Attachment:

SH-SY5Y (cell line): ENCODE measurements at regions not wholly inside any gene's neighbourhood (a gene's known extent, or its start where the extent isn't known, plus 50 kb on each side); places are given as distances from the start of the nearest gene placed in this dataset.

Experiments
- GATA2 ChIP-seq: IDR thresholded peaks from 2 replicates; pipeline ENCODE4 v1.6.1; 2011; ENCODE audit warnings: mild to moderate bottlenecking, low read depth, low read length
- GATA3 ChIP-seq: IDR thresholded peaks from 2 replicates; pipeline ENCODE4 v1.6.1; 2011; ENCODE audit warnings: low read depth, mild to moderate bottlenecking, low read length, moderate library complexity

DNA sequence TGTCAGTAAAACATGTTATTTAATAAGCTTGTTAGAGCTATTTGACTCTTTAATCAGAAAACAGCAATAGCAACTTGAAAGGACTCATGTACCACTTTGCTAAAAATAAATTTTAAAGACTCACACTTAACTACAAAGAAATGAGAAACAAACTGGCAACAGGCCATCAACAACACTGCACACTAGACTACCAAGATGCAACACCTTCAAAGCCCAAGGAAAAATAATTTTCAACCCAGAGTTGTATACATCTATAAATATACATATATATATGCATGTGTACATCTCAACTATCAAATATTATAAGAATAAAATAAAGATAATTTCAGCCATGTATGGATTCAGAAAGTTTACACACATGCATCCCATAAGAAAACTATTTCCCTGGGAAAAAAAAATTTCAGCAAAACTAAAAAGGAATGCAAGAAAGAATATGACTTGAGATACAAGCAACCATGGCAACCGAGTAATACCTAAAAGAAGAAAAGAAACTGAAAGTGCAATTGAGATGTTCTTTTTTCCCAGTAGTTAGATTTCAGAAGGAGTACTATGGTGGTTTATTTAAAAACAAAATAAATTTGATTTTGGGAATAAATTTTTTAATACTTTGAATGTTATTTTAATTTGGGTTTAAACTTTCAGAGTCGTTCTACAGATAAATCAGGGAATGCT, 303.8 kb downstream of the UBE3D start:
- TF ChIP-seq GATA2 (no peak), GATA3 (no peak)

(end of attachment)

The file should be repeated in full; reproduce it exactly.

SH-SY5Y (cell line): ENCODE measurements at regions not wholly inside any gene's neighbourhood (a gene's known extent, or its start where the extent isn't known, plus 50 kb on each side); places are given as distances from the start of the nearest gene placed in this dataset.

Experiments
- GATA2 ChIP-seq: IDR thresholded peaks from 2 replicates; pipeline ENCODE4 v1.6.1; 2011; ENCODE audit warnings: mild to moderate bottlenecking, low read depth, low read length
- GATA3 ChIP-seq: IDR thresholded peaks from 2 replicates; pipeline ENCODE4 v1.6.1; 2011; ENCODE audit warnings: low read depth, mild to moderate bottlenecking, low read length, moderate library complexity

DNA sequence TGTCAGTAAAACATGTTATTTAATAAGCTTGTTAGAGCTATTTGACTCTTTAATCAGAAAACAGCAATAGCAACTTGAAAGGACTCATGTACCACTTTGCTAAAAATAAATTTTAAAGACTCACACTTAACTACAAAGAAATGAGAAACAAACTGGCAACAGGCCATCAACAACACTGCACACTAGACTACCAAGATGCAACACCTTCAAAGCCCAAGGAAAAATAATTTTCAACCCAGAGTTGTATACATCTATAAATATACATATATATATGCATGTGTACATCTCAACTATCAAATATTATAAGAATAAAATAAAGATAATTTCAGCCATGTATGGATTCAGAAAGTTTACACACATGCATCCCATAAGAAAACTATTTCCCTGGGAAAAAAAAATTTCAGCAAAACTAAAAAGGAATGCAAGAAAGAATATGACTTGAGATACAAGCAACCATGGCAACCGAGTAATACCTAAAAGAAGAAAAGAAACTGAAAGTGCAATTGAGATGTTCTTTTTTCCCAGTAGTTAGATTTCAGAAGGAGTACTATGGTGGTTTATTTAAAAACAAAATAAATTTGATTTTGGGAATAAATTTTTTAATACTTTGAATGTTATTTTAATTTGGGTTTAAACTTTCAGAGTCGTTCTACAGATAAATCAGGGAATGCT, 303.8 kb downstream of the UBE3D start:
- TF ChIP-seq GATA2 (no peak), GATA3 (no peak)